4. This may be your most thoughtful and well written post yet. Having some time abroad in my late 20’s teaching English, I can relate to the sentiments you mentioned above. You hear endlessly from everyone how cool it is what you’re doing, but sometimes it doesn’t feel that cool. Sometimes it just feels like you’re wasting time. Unfortunately it gets a little worse when you get home. You’ve done and seen so much and while your network of friends, family, and acquaintances all inquire “how was it? is it good to be back?” you feel that a few simple questions don’t really capture what you’ve experienced and learned. It’s a little lonely. The world is a lot faster and you may have a hard time getting back into it. But you will. And your experience, be it a dream or memory, will never leave. You’ll draw on it forever, whether casually mentioning it a dinner party which will make you the coolest person in the room, or when you’re alone and you need some reassurance that you “can do” whatever it is that you’re facing at the time. When the cheering stops, you will be happy, I guarantee it.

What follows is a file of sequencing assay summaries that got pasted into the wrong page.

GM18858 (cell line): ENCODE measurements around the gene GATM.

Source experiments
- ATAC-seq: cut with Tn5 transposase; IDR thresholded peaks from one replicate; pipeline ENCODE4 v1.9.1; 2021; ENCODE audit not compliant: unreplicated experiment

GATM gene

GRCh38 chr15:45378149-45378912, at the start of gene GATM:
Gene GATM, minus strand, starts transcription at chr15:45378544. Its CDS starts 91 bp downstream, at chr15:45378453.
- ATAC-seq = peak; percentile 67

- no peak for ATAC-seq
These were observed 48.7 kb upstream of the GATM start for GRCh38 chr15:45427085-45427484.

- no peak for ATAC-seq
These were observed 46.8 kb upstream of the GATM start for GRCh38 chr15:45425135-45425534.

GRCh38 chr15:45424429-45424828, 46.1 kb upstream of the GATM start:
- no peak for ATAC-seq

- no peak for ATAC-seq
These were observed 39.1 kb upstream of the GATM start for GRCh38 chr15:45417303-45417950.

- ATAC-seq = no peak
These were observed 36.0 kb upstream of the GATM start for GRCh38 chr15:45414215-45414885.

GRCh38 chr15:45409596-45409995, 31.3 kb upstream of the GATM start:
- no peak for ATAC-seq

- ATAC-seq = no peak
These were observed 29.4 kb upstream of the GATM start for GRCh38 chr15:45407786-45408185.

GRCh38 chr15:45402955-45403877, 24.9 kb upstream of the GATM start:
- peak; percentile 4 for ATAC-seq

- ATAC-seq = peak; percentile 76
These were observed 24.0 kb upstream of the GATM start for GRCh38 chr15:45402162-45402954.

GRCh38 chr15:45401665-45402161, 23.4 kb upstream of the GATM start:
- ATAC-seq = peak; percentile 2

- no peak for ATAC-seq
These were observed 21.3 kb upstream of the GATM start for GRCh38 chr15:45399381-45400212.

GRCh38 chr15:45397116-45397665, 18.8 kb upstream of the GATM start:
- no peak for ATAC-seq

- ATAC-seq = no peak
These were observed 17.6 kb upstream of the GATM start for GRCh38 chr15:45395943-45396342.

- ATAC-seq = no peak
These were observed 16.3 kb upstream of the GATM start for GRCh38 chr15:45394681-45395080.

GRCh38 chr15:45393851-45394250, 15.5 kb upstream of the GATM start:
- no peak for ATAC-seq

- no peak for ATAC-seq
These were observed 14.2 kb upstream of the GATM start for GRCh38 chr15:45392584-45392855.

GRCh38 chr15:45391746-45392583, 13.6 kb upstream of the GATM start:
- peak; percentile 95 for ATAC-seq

Oh, I know the Brittany from the comment above. Yes, you should meet her.

  5. Great post and pic’s. In my early 20s I was a yacht captain working for various people. I ran the ICW between NY and FLA many times and loved it. Now in my 50s I am longing to do it again but life and all the responsibilities that come with it get in the way. Both of you are smart and lucky to have done this at a young age and you will draw on it for the rest of your lives as I have.

    Joe
    S/V Belles Filles

  6. Just found your blog this afternoon, a blustery grey day in the Mitten. Looking forward to reading more posts and adventures!